A National Nature Reserve since 1986 Creag Meagaidh straddles the west and east Highlands and is a popular summer visitor destination. With well-marked paths, picnic areas and a lively information shelter it has a lot to offer. A range of exciting species including golden eagles, dotterel, red deer, dragonflies and small pearl-bordered fritillaries are a genuine summer lure. Arguably less well-known is that the reserve is a bit of a winter magnet too, as Rory Richardson explains.
Winter hill-walking attracts good numbers to the area. Good high-level walking, three Munros and the impressive Coire Ardair are serious winter delights. Of course they aren’t without their winter dangers. The Scottish Avalanche Information Service is housed here (daily Avalanche Information Reports are issued from the 5 operational areas Lochaber, Glencoe, Creag Meagaidh, Southern Cairngorms , Northern Cairngorms.) and from this time of year through to March they issue daily reports on the likelihood and location of avalanches. For hill walkers and climbers this is one of the most valuable services they can tap into.
The Coire Ardair path winds its way through woodlands and onto moorland before finally offering up a glimpse of the iconic Creag Meagaidh ‘window’. This remarkable physical feature gives access to the vast plateau area. As visitors approach the window they will see a veritable ‘wall’ to their left and down through the years this has proved a popular spot for ice climbers.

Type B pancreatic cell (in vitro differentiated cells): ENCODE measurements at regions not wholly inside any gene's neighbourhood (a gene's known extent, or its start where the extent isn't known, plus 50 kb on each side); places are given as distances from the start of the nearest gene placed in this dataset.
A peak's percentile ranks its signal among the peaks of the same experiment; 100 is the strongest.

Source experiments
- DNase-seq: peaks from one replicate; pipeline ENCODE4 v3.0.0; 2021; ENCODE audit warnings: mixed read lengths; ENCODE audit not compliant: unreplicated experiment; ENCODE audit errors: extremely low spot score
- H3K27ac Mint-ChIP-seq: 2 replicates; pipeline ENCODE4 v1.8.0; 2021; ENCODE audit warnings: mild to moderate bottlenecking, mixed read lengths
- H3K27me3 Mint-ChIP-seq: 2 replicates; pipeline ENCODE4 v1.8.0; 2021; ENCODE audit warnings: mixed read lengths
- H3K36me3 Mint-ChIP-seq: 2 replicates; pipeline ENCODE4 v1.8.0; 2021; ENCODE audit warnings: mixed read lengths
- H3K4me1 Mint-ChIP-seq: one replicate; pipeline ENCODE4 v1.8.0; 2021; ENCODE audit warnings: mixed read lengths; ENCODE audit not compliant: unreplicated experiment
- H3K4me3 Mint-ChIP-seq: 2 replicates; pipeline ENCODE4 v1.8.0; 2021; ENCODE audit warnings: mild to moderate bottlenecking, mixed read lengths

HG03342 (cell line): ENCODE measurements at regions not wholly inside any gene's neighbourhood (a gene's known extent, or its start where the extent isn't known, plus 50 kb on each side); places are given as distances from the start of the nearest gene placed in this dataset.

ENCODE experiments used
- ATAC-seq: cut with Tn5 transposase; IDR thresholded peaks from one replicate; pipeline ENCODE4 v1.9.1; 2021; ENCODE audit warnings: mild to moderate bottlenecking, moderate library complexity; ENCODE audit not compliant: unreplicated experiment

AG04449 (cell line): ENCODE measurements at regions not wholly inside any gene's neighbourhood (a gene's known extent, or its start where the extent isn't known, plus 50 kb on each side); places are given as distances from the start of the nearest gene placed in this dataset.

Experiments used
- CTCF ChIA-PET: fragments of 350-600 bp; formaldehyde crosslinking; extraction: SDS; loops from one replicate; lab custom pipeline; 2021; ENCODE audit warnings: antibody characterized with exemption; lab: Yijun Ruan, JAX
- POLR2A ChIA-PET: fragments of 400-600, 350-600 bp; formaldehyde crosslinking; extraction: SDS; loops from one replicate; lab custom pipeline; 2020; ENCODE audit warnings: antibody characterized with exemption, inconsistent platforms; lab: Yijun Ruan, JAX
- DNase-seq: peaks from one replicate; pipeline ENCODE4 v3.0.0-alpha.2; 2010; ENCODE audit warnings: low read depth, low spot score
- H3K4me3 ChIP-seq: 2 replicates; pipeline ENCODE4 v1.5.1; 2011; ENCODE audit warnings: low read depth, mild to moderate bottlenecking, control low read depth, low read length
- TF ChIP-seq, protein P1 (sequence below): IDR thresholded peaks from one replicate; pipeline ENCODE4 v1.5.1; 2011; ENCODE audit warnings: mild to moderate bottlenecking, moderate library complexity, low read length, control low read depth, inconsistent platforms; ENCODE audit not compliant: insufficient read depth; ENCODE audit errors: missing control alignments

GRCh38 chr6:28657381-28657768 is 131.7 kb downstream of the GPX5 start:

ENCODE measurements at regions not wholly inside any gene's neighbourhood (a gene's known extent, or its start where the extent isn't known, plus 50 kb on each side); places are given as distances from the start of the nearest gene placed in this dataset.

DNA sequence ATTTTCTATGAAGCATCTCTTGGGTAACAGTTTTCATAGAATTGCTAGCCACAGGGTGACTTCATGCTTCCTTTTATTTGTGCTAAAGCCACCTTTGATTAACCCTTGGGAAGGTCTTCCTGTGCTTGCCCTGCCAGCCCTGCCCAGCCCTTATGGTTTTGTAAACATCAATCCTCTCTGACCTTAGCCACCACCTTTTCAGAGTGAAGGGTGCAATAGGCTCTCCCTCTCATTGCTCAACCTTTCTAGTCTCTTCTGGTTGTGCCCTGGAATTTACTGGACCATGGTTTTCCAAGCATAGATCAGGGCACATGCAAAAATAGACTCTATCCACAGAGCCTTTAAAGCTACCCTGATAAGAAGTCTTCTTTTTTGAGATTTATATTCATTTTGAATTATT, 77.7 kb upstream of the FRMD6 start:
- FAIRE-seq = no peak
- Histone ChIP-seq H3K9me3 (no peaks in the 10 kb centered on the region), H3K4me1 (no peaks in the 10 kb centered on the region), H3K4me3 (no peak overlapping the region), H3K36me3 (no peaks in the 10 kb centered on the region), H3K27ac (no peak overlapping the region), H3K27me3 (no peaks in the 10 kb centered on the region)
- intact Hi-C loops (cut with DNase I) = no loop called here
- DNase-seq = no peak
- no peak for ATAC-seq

Ice is a welcome challenge for some but a different proposition for our staff when it interferes with the new Hydro Scheme’s inlet pipes. To prevent icing up the system is checked on a daily basis.
As well as catering for people visiting the reserve staff arrange for contractors to come in and see to the feeding needs of the Highland cattle and Soay sheep that live on the reserve. Other welcome guests on the reserve are the enthusiastic volunteers who monitor the winter migrants that fly into the reserve.
Our poly tunnel at Creag Meagaidh allows us to source our own seeds to bring on young trees to be planted in areas which we have zoned off specifically to nurture the next generation. Red deer are the most common deer on Creag Meagaidh and keeping the numbers in balance with woodland regeneration is the main management we need to carry out. Deer numbers are continually monitored on the reserve and we cull their numbers according to our detailed habitat assessments and in liaison with the Deer Management Group.
Other tasks that occupy staff in winter are more mundane but nevertheless vital if others are to enjoy the reserve. Snow ploughing in the car park for example and clearing the lower paths remain a priority as is keeping the bird feeders around the Alderwood Trail and the An Sidhean path feeding stations.
Education is an important aspect of our work on the reserve. We are training gamekeepers from Thurso throughout the year, and pupils from Kingussie High School attend a Rural skills programme at Creag Meagaidh every Thursday, which comprises path work, drystane-dyking, deer larder work and many other familiar estate work duties. In addition to the young gamekeepers and school pupils we have regular visits from universities and local communities throughout winter.
Clearly winter is another magical season around this increasingly popular reserve.
Find out more about Creag Meagaidh National Nature Reserve @ http://www.nnr-scotland.org.uk/creag-meagaidh/